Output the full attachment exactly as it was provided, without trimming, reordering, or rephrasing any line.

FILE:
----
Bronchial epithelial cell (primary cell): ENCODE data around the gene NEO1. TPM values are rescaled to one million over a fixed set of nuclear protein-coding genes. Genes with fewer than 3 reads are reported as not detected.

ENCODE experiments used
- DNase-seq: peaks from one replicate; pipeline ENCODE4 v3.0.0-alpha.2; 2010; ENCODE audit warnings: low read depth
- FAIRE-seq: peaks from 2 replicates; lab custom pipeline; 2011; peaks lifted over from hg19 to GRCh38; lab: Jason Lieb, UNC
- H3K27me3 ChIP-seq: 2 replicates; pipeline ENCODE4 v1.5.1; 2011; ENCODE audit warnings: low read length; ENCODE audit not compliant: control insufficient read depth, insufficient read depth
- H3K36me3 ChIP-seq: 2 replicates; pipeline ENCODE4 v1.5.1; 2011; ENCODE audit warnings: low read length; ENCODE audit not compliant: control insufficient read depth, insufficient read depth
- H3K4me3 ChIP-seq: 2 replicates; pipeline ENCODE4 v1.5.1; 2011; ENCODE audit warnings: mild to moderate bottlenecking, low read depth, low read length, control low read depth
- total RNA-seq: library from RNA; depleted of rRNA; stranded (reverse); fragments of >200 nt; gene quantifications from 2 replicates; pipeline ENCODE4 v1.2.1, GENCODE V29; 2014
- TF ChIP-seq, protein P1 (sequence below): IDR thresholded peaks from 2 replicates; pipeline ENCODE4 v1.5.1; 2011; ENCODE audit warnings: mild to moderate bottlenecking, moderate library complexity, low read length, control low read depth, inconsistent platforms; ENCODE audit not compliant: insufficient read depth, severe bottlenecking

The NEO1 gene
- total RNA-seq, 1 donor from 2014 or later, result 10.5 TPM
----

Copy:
Bronchial epithelial cell (primary cell): ENCODE data around the gene NEO1. TPM values are rescaled to one million over a fixed set of nuclear protein-coding genes. Genes with fewer than 3 reads are reported as not detected.

ENCODE experiments used
- DNase-seq: peaks from one replicate; pipeline ENCODE4 v3.0.0-alpha.2; 2010; ENCODE audit warnings: low read depth
- FAIRE-seq: peaks from 2 replicates; lab custom pipeline; 2011; peaks lifted over from hg19 to GRCh38; lab: Jason Lieb, UNC
- H3K27me3 ChIP-seq: 2 replicates; pipeline ENCODE4 v1.5.1; 2011; ENCODE audit warnings: low read length; ENCODE audit not compliant: control insufficient read depth, insufficient read depth
- H3K36me3 ChIP-seq: 2 replicates; pipeline ENCODE4 v1.5.1; 2011; ENCODE audit warnings: low read length; ENCODE audit not compliant: control insufficient read depth, insufficient read depth
- H3K4me3 ChIP-seq: 2 replicates; pipeline ENCODE4 v1.5.1; 2011; ENCODE audit warnings: mild to moderate bottlenecking, low read depth, low read length, control low read depth
- total RNA-seq: library from RNA; depleted of rRNA; stranded (reverse); fragments of >200 nt; gene quantifications from 2 replicates; pipeline ENCODE4 v1.2.1, GENCODE V29; 2014
- TF ChIP-seq, protein P1 (sequence below): IDR thresholded peaks from 2 replicates; pipeline ENCODE4 v1.5.1; 2011; ENCODE audit warnings: mild to moderate bottlenecking, moderate library complexity, low read length, control low read depth, inconsistent platforms; ENCODE audit not compliant: insufficient read depth, severe bottlenecking

The NEO1 gene
- total RNA-seq, 1 donor from 2014 or later, result 10.5 TPM